The world needs more places like McCarthey, Alaska.
Once upon a time, two mining engineers looking for a claim spotted what looked like a patch of green grass on a hill, and after exploring it they found the largest single copper ore deposit ever discovers above ground. In 1901 they built what was to become Kennicott and created the need for the Copper River and Northwestern Railway. During the thirty years the Kennicott mine was in buisness, they kept nearly 600 employed mostly living in bunkhouses in Kennicott where they lived cleanly with no alcohol, nearly no women, and … well, there was a basketball court. Just 5 miles away the town of McCarthy sprung up in part to take care of small claims miners and area trappers — as it happens, they also offered those Kinnicott miners a place for … well … not basketball. At its peak McCarthy had 500 residents but was a place anyone in the Wrangle Mountains could get the food, mercantile, and supplies they need to make a living in copper country.
Again, that was the early 1900s.
As part of my long weekend, I headed up to McCarthy on a suggestion from my co-camper and some Valdez recommendations. When we headed out to the old ghost town of McCarthy I was expecting to see another of the loads of old boom towns that were no more. Fake store fronts, unnecessary hype, or the complete loss of the feel of a place that was once something and now it’s not.
What I found was so incredibly satisfying. Sure the old boom town store fronts were still there – but they weren’t faked. The hotel, the store, the saloon all had the original look and feel – and functionality. The hotel is a hotel. The mercantile sells mercantile. The saloon is the saloon. Sure it’s advanced in time. Electricity is here, i hear there is cell service (not my cell service but there is service) and wi-fi. The people aren’t lost in time, but are there to be a part of what McCarthy still has to offer – specifically: Tour Guides, Whitewater, Hotels, Lodges, Camping, Fishing, and Taking Care of tourists. But the people who live there (whether year round or just for the season) is a special breed of close-nit people. Quite literally, this town feels like the TV show Northern Exposure … or more accurately as my co-camper said:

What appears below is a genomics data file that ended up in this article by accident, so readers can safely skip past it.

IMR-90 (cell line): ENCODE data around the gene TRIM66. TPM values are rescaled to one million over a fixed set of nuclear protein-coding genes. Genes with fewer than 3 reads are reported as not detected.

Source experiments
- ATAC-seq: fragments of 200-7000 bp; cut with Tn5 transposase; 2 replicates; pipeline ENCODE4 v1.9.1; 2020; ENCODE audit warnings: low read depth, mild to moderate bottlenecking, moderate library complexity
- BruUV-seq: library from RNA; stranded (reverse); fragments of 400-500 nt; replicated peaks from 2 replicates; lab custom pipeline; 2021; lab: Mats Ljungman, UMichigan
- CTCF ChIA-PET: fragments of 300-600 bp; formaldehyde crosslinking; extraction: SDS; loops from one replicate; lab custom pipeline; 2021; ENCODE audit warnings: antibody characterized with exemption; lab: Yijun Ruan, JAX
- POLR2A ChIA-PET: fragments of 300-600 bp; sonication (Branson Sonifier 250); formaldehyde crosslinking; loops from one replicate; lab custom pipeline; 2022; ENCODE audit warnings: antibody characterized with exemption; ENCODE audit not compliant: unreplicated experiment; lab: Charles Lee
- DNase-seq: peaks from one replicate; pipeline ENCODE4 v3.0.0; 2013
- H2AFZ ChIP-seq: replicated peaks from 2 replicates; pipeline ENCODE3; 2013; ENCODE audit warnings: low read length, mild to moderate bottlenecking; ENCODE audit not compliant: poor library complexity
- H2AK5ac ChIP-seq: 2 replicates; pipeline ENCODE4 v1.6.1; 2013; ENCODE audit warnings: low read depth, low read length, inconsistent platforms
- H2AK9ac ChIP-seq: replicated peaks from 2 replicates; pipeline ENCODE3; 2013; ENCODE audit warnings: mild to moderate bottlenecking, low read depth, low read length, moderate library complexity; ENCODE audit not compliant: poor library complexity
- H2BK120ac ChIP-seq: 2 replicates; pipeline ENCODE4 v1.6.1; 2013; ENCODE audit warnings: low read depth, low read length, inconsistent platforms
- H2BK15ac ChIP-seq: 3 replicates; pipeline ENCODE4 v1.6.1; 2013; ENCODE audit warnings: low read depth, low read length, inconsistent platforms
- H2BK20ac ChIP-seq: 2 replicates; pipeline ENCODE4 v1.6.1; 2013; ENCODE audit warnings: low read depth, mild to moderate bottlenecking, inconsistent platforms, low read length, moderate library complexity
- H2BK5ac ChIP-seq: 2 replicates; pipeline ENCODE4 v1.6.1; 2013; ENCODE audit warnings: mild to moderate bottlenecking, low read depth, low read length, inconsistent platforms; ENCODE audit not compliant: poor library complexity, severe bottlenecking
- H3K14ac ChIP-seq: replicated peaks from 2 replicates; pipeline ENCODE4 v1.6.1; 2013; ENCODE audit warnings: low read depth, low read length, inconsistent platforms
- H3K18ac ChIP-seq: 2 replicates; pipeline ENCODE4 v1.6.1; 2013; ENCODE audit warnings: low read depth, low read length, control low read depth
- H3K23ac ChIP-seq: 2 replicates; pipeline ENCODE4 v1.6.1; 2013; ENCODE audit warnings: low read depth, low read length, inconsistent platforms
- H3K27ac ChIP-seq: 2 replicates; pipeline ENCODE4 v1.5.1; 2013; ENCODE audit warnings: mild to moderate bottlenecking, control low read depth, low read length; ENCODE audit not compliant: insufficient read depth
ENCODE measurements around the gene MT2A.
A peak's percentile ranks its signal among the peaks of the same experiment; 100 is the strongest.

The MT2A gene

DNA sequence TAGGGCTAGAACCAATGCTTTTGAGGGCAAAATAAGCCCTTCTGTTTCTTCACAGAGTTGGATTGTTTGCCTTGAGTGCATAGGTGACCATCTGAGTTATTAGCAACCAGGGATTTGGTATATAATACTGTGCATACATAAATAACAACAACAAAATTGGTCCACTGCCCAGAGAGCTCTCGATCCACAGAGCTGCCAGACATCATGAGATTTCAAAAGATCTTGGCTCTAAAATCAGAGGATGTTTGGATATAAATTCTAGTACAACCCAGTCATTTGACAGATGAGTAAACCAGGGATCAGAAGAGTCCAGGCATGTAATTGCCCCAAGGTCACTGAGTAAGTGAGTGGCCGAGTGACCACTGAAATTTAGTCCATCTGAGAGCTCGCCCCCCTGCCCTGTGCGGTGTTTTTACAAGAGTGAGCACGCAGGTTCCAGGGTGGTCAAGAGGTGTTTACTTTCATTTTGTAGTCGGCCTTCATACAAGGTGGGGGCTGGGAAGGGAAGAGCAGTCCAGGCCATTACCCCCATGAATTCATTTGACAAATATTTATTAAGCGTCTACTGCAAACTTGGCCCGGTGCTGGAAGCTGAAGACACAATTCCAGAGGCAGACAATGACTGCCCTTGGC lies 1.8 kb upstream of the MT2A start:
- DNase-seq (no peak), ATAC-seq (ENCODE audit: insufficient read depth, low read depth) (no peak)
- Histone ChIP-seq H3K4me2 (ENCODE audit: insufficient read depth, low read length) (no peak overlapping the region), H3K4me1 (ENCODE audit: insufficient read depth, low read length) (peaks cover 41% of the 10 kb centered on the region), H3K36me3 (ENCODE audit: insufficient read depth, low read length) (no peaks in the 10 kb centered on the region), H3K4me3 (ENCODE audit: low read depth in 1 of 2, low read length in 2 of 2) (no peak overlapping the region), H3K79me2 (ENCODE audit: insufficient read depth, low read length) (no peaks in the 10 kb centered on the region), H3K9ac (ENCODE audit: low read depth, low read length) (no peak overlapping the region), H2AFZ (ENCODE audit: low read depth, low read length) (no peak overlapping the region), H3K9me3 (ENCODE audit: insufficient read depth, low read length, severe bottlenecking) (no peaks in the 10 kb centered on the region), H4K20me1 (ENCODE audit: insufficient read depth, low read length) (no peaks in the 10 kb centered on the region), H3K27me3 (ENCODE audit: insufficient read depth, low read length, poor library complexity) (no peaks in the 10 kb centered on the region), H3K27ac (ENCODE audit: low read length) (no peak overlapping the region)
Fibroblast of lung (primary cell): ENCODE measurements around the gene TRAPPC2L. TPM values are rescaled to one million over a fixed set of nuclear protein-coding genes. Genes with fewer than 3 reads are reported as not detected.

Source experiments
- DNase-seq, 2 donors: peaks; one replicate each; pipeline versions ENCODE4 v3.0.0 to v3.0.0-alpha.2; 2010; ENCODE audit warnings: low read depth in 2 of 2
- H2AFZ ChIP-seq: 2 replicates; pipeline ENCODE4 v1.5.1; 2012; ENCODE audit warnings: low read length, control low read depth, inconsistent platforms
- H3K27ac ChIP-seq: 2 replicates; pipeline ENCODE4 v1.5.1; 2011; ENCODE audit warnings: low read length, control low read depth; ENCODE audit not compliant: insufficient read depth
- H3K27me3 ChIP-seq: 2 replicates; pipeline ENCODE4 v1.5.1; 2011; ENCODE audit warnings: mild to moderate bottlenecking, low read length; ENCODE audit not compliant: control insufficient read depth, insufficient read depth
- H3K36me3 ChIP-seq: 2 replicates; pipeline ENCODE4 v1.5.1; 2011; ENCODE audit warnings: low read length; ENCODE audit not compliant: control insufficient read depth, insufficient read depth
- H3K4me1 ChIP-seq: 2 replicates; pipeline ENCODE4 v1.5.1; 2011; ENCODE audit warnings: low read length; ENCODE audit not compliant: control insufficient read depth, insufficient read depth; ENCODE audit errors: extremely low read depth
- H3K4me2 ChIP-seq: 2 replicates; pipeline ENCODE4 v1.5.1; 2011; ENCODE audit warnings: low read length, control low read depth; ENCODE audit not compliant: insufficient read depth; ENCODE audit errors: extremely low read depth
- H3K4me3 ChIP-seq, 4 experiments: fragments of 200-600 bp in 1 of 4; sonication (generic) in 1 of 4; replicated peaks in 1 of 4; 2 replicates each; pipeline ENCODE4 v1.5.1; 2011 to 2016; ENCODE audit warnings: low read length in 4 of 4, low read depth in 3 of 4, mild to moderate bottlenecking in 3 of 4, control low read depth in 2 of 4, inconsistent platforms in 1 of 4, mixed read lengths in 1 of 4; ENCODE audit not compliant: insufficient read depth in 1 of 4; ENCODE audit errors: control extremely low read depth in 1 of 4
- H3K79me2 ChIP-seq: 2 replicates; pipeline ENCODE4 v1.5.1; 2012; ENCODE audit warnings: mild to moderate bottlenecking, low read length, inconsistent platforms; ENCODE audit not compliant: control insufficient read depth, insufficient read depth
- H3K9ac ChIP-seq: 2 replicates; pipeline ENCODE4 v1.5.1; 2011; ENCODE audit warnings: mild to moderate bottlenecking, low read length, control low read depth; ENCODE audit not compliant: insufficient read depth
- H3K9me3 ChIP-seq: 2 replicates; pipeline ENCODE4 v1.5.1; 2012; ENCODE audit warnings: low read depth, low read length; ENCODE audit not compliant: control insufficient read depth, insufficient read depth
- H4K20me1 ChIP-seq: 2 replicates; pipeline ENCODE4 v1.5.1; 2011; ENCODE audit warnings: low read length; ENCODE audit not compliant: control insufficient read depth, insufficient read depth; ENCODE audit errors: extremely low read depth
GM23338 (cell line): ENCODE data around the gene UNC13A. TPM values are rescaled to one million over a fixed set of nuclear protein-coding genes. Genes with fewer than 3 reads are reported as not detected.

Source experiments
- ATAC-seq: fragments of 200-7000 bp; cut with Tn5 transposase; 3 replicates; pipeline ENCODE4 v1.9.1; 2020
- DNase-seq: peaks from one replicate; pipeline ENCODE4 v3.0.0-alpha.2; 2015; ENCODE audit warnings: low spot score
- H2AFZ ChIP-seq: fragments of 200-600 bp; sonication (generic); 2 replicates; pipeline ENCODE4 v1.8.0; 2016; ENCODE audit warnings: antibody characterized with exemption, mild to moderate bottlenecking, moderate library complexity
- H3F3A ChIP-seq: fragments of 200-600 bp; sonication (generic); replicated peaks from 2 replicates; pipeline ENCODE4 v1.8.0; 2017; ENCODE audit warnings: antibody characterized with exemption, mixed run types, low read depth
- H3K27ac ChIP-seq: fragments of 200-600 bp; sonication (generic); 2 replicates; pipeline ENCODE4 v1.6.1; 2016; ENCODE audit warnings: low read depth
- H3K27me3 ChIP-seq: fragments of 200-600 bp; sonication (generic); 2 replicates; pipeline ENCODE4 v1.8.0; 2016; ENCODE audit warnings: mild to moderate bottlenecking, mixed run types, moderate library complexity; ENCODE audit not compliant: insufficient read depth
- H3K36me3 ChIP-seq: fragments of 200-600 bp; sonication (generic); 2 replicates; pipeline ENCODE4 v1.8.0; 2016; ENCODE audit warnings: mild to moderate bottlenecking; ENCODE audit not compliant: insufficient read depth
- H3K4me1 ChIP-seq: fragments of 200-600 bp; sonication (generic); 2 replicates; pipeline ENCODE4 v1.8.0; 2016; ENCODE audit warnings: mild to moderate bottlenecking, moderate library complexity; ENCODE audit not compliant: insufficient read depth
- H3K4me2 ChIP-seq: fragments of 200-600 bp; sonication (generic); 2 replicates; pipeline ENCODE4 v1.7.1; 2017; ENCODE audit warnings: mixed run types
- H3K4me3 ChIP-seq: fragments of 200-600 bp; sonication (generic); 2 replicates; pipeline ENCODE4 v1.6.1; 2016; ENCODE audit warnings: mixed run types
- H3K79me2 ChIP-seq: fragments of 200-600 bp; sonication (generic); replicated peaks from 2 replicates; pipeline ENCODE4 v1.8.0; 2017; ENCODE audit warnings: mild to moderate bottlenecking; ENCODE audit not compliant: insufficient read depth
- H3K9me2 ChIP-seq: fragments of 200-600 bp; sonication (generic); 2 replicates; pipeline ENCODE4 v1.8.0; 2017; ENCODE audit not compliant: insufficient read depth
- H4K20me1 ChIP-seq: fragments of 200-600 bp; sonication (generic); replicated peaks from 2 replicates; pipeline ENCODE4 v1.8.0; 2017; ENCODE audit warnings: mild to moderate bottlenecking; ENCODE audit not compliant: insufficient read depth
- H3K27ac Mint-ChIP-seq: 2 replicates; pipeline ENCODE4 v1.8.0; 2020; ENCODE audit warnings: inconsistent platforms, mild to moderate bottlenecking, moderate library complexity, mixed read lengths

Northern Exposure with 3G.
Sadly, all I had was an overnight, a quick tour of Kennicott, and the 7 hour drive home before the end of the weekend. But I have already put McCarthy high on my list for return trips – with a goal of getting there for at least one really long weekend … and maybe two trips there.